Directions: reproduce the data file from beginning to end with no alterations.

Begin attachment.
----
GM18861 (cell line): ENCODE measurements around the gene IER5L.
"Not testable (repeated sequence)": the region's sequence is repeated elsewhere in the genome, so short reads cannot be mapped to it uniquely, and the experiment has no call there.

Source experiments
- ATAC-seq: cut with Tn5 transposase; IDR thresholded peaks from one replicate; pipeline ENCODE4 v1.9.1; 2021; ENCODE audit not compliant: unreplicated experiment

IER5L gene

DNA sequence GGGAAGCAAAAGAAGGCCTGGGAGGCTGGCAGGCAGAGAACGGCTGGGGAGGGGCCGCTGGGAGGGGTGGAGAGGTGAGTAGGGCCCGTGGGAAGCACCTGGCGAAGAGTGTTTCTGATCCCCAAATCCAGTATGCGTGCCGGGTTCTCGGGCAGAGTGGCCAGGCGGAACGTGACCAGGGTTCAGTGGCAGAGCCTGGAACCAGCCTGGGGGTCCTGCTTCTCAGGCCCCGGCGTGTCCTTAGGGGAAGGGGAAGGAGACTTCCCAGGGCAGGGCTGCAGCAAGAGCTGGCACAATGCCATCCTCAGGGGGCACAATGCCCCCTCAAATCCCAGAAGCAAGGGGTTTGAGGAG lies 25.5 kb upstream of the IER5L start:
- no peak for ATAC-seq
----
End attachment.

GM18861 (cell line): ENCODE measurements around the gene IER5L.
"Not testable (repeated sequence)": the region's sequence is repeated elsewhere in the genome, so short reads cannot be mapped to it uniquely, and the experiment has no call there.

Source experiments
- ATAC-seq: cut with Tn5 transposase; IDR thresholded peaks from one replicate; pipeline ENCODE4 v1.9.1; 2021; ENCODE audit not compliant: unreplicated experiment

IER5L gene

DNA sequence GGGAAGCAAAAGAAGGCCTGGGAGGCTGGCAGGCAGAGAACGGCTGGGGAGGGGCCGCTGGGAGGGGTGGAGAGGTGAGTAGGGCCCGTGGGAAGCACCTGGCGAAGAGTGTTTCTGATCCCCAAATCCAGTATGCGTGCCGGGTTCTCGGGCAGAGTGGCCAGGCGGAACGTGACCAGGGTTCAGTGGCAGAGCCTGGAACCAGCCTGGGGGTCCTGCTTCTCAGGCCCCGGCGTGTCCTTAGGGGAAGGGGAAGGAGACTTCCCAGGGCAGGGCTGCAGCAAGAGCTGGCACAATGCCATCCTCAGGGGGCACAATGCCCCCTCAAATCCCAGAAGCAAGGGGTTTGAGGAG lies 25.5 kb upstream of the IER5L start:
- no peak for ATAC-seq